The Justice Department announced that the Boeing Company has agreed to settle four whistleblowers’ qui tam claims alleging violations of the False Claims Act. Boeing has agreed to pay the federal government $23 million to resolve the allegations that it submitted false claims to the United States for work on government contracts.
Boeing is a leading manufacturer of commercial jetliners and defense systems and the largest global aerospace company. According to its website, Boeing, headquartered in Chicago, Illinois, employs approximately 169,000 people in 65 countries. According to the whistleblowers, in 2005, over 50% of Boeing’s revenues were generated from contracts with the United States government.
In 2007, present and former Boeing employees residing in Texas, filed a qui tam complaint under the provisions of the False Claims Act against Boeing. The whistleblowers alleged that Boeing improperly charged the federal government for labor costs associated with contracts with the United States Air Force performed at Boeing’s Aerospace Support Center in San Antonio, Texas. The contracts related to maintenance and repair of the C-17 Globemaster aircraft, used by the military to carry large equipment, supplies and troops worldwide.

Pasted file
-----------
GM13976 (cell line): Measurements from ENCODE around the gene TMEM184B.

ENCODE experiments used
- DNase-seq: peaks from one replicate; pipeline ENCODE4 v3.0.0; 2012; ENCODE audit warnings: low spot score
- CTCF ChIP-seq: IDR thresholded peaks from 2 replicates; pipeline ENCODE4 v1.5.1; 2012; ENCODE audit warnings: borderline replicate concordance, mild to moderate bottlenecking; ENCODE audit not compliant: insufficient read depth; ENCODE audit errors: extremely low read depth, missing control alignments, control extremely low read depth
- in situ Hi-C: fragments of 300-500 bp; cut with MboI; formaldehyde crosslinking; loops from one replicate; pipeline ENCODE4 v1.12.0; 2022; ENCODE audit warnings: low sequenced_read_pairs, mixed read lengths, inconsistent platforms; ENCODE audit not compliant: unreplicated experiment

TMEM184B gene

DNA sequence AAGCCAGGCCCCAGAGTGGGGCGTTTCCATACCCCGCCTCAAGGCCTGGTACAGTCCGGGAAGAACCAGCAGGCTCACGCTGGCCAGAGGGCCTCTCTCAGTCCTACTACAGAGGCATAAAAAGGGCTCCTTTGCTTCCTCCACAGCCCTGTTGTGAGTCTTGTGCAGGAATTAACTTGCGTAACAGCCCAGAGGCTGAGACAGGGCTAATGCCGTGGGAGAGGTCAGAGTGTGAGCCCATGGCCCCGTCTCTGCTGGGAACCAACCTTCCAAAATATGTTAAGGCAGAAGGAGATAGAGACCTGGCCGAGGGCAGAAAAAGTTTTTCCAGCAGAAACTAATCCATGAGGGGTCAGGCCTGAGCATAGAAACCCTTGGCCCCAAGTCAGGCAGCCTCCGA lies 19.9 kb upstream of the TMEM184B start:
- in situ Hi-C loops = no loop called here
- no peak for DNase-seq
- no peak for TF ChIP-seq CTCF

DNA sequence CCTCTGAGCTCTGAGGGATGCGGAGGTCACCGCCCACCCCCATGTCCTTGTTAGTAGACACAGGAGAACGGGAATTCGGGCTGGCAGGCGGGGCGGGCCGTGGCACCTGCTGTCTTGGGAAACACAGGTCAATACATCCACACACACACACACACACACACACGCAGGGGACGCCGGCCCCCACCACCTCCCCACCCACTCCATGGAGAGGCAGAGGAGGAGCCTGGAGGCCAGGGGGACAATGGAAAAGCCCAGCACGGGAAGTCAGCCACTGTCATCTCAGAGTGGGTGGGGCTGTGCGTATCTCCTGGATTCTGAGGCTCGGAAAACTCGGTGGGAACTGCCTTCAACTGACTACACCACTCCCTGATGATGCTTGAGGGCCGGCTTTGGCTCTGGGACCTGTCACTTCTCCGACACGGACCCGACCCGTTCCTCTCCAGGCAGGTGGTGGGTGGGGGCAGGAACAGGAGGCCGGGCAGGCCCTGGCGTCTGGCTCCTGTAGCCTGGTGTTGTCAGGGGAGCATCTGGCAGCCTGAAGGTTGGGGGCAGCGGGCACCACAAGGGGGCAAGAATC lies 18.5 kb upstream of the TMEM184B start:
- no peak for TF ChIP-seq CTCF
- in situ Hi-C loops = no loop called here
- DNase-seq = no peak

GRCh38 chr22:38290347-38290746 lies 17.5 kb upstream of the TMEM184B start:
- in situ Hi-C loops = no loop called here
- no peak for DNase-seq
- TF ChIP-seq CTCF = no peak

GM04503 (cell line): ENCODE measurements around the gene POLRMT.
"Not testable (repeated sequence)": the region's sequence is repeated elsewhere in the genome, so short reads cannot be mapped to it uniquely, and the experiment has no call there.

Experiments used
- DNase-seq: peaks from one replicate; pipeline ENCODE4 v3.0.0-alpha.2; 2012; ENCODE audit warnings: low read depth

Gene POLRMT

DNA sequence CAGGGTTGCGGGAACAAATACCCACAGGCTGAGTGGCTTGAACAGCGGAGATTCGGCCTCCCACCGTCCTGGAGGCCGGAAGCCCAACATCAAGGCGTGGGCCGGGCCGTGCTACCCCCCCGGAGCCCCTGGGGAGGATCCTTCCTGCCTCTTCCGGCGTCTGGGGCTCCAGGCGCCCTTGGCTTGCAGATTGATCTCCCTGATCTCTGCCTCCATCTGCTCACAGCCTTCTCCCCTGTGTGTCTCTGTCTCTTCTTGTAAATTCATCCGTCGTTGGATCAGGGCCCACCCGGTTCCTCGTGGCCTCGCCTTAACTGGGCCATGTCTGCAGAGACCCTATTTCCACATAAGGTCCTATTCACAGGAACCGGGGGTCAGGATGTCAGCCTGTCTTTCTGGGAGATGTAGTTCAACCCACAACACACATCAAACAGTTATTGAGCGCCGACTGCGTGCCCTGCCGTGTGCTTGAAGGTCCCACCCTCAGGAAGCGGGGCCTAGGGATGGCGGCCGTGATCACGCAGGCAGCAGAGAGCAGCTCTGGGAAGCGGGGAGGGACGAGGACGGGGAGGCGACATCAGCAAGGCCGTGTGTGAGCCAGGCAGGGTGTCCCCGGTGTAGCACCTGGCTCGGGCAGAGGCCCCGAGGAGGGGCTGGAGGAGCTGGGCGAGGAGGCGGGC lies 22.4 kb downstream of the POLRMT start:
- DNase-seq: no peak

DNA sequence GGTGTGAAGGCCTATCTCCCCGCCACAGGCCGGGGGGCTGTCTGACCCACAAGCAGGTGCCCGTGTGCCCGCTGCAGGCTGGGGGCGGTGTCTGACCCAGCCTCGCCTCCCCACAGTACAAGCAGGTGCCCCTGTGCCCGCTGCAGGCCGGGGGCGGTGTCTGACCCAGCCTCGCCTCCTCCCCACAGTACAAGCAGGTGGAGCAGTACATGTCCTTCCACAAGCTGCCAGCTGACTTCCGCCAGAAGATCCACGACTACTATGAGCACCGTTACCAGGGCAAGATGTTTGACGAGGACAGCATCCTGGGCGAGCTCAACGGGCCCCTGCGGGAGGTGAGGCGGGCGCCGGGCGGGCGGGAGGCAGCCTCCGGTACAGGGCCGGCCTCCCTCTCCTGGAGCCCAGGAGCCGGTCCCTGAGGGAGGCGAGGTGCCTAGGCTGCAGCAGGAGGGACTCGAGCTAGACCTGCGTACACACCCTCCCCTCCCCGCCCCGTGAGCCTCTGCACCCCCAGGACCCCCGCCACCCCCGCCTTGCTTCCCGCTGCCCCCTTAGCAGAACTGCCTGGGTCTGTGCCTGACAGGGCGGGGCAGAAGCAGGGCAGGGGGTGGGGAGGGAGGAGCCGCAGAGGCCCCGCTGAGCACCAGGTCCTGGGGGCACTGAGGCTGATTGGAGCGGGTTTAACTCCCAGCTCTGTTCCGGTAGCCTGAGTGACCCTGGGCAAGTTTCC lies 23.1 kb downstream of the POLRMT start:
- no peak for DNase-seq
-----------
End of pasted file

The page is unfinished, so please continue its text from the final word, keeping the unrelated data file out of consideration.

Specifically, the complaint alleged that Boeing knowingly misrepresented that work was performed on one task when, in reality, the work was performed on a different task payable under a different contact type. The whistleblowers claimed that Boeing shifted costs and tasks in this manner to increase its profits, to the detriment of the federal government. According to the government, the knowing submission of invoices containing improperly coded charges violated the False Claims Act.
The four whistleblowers, Clinton Craddock, Fred Van Shoubrouek, Anthony Rico, and Fernando de la Garza, will share in $3,910,000 of the settlement proceeds as their reward under the qui tam provisions of the False Claims Act. Craddock and Van Shoubrouek are current Boeing employees. De La Garza is a former Boeing employee. Rico was employed by a Boeing subcontractor, Aerotek.